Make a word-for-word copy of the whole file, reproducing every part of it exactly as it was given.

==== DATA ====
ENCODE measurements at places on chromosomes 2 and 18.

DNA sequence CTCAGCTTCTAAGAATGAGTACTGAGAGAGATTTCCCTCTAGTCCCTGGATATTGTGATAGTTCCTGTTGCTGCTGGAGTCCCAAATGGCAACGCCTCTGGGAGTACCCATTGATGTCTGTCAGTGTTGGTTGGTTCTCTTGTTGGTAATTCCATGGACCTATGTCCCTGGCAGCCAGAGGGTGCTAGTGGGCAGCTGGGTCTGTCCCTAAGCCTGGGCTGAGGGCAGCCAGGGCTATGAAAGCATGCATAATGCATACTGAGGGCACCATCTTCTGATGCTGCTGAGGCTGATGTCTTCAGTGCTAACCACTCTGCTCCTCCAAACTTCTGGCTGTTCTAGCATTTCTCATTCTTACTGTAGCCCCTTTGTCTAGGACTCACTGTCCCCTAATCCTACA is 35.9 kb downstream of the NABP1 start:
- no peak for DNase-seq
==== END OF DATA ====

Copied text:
ENCODE measurements at places on chromosomes 2 and 18.

DNA sequence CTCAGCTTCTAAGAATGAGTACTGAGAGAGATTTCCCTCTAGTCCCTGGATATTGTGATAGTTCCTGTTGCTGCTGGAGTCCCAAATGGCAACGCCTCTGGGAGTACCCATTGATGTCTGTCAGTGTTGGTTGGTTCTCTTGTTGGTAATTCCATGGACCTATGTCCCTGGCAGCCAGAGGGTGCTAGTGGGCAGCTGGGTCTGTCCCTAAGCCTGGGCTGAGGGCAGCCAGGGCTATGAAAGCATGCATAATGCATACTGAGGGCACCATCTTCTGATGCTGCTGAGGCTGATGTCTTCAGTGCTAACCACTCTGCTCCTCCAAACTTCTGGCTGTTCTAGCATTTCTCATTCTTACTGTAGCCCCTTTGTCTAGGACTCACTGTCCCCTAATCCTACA is 35.9 kb downstream of the NABP1 start:
- no peak for DNase-seq